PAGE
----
Monday, December 17, 2018

Back to the Western Desert in June 1942

The events in Syria in early 1942 seemed like a side-show. The real action was in the Far East and in the Western Desert. The Far East had a significant effect on the situation in the Mediterranean and Middle East. Formations from the Middle East were sent to the Far East, such as the 6th and 7th Australian Divisions. From the beginning of 1942 up to April, "180 bombers and 330 fighters" were transferred to the Far East.
The facts were, for the British, were that despite winning the Crusader Battle and breaking the siege of Tobruk, they were unable to exploit that success. The reasons were the commanders that they had were inferior as were the methods that they used for employing tanks and artillery. General Auchinleck's personal involvement to some extent could overcome those issues, but they were not really solved until Bernard Law Montgomery arrived in the Middle East to command the Eighth Army. The effort required to supply and arm Malta was also a drain on resources. This primarily affected the navy and air force.
During the middle of December 1941, the Axis forces pulled back from Gazala to Agedabia. This meant that the British were able to move into Benghazi "on Christmas eve". The Guards brigade (presumably the 22nd Guards Brigade) had moved forward to "make contact" with the enemy forces by 22 December 1941. The British 1st Armoured Division moved to the west to be close to the enemy. The Axis forces responded by pulling back to Tripolitania. Early in January 1942, the small groups of Germans "at Bardia, Salum and Halfaya" were captured.
The Italian navy was able to push a convoy through to Tripoli (Libya) on 5 January 1942. The convoy brought armored vehicles and supplies that allowed Rommel to quickly attack the British. Sadly, the British were caught by surprise. Rommel was strong enough to be able to push the British forces back to the Gazala line. Gazala was reached on 6 February 1942. This is based on the account in Vol.III of the Australian Official History.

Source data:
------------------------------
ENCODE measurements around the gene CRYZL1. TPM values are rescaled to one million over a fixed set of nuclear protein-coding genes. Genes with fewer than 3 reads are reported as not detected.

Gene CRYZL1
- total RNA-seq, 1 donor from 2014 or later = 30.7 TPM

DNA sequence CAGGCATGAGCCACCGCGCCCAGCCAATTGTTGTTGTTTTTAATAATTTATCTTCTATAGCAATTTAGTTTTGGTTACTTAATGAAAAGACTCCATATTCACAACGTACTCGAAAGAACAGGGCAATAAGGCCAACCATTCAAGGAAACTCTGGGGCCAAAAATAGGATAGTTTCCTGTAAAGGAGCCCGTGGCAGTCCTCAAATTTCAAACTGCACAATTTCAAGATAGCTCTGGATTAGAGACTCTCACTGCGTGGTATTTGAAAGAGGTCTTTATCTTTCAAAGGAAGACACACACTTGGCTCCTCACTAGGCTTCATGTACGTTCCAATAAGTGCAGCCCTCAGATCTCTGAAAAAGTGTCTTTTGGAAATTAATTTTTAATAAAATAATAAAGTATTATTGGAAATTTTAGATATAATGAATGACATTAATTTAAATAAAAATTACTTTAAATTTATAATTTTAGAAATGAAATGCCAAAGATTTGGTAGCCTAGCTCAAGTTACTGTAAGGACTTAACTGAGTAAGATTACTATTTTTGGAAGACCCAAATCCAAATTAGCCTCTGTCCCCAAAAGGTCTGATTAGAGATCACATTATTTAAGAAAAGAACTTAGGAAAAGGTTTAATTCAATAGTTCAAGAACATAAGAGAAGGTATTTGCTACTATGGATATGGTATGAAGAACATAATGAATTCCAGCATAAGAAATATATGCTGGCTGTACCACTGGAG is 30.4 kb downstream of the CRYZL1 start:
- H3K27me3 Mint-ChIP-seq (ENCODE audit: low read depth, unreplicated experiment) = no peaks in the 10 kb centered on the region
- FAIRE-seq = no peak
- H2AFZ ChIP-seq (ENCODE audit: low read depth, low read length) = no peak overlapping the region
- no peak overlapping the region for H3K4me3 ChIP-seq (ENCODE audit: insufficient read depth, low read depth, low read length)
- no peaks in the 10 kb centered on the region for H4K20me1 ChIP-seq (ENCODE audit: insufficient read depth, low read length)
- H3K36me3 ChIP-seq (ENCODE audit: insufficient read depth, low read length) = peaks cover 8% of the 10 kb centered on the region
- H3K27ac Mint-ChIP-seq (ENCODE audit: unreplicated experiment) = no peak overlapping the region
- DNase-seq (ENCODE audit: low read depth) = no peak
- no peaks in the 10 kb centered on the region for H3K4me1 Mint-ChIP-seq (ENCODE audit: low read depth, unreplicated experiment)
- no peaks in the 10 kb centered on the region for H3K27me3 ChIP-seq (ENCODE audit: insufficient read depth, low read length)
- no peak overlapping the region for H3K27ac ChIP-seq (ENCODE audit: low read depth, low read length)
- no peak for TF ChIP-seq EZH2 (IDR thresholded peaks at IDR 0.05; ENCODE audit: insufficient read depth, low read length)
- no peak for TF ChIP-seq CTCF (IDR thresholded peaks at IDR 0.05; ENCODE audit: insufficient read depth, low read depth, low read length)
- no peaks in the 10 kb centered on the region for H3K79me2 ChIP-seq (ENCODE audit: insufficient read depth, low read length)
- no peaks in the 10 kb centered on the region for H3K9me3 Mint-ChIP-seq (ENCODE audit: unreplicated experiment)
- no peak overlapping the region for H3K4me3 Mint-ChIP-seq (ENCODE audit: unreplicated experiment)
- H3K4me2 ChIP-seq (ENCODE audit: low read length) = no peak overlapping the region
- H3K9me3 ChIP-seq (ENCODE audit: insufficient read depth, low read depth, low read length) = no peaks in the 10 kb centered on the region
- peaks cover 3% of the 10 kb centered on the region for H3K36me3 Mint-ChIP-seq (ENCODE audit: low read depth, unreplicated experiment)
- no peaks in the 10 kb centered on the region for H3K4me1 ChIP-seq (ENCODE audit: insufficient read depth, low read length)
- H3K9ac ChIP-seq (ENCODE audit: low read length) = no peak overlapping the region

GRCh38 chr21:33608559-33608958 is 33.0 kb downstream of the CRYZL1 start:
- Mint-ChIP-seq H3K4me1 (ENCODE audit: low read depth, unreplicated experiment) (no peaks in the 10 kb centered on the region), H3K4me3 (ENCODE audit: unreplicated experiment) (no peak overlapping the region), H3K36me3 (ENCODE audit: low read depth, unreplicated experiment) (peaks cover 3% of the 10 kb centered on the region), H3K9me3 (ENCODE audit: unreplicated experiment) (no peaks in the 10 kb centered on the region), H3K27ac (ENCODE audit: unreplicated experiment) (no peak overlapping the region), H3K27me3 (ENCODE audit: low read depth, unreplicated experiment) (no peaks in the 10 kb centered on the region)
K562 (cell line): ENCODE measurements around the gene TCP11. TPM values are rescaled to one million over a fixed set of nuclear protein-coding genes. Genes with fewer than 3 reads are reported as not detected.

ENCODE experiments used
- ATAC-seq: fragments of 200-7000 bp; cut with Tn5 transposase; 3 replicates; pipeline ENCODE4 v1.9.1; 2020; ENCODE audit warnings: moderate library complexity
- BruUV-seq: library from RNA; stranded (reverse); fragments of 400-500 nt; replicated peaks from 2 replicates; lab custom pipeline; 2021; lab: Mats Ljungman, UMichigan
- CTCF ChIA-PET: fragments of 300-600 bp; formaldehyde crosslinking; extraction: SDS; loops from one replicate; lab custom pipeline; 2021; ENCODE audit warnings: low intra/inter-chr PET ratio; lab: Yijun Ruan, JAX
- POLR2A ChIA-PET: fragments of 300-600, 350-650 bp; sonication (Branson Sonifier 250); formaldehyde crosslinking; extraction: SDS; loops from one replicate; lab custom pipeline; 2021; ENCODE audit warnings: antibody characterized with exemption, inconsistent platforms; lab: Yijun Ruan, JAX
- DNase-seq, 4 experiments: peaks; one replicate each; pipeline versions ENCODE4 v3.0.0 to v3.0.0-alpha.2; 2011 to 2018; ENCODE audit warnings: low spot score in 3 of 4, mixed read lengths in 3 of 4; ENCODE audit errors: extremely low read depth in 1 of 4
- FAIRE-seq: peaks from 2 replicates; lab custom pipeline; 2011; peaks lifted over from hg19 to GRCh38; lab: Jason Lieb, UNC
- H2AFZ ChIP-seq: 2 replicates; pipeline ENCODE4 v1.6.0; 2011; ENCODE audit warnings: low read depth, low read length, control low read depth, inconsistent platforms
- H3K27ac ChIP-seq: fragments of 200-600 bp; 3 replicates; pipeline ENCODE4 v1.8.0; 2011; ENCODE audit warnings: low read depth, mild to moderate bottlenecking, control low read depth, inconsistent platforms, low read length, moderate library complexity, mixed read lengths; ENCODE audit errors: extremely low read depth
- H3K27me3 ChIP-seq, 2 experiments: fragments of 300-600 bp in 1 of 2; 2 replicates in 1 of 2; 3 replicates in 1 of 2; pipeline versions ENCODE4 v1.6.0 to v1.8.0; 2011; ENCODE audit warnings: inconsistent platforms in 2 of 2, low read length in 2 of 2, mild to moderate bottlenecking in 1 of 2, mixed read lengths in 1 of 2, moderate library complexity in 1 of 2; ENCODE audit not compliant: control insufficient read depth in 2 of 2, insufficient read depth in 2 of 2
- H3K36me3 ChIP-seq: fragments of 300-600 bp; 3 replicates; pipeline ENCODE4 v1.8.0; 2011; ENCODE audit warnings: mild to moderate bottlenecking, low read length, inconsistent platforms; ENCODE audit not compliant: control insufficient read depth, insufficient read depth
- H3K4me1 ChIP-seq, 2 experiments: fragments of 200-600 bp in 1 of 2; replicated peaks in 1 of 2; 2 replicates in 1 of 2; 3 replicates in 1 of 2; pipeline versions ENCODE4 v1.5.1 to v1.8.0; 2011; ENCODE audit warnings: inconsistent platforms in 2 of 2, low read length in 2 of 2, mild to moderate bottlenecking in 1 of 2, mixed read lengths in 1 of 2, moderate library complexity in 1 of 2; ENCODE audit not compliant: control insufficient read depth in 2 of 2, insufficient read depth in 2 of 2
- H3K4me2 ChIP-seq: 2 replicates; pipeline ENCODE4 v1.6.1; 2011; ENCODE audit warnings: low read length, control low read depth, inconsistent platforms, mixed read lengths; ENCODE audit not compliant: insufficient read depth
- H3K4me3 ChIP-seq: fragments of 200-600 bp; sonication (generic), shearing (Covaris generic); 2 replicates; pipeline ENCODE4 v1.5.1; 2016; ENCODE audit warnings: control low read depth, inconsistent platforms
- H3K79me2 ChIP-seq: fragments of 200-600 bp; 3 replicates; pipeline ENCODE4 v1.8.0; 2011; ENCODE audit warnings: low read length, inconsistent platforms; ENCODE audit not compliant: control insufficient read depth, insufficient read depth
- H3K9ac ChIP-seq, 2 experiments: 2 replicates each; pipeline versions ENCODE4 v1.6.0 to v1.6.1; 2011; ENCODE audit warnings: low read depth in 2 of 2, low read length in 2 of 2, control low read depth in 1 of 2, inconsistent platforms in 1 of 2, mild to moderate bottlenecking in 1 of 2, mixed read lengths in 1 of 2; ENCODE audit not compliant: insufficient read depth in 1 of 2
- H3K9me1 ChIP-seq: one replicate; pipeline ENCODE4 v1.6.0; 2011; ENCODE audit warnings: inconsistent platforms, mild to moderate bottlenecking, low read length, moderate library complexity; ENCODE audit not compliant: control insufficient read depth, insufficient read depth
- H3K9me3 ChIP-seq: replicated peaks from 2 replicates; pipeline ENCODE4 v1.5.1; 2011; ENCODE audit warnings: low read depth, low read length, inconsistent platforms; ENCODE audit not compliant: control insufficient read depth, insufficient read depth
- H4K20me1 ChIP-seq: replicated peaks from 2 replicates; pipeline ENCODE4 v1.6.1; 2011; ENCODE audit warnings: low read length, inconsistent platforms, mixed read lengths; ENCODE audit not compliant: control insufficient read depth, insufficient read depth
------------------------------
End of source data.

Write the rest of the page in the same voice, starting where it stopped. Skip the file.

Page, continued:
Tuesday, December 11, 2018

Training, unrest among the Australians, and a panic in Syria

General Morshead wanted to train his Australians. When 20th Brigade was available with no other distractions, they turned to training. They were involved with battalion and brigade-level "field exercises". You can tell that this was necessary for the 20th Brigade had never had any training since the brigade had been formed 22 months earlier.
There were reports of "unrest" among the Australians. Partly, this was due to their employment in Syria while men were defending Australia at home. No mail from Australia simply aggravated the problem, because no one knew anything about what was really happening in Australia. The men were stuck in the Middle East while their wives and girlfriends were in Australia, possibly meeting American men.
The typical reaction to this sort of thing was almost a parody. They sent the A.I.F. Entertainment Unit to Syria and Lebanon. The review opened in Beirut on 10 March 1941 and played to a VIP audience, including "General Maitland Wilson, General Morshead, the President of Lebanon, the American Counsel-General (Mr. C. van Engert) and other notabilities". The show was called "All in Fun". They eventually played to all the Australian venues in Syria. They also tried showing movies almost nightly for each Australian brigade. They kept someone busy planning events to entertain the troops. They had trips to where there was snow and visited "places of historic interest". Men were allowed to take leave in Beirut and Tripoli. They did things which seem familiar, even thirty years later such as "table-tennis, chess, draughts, boxing tournaments and euchre parties".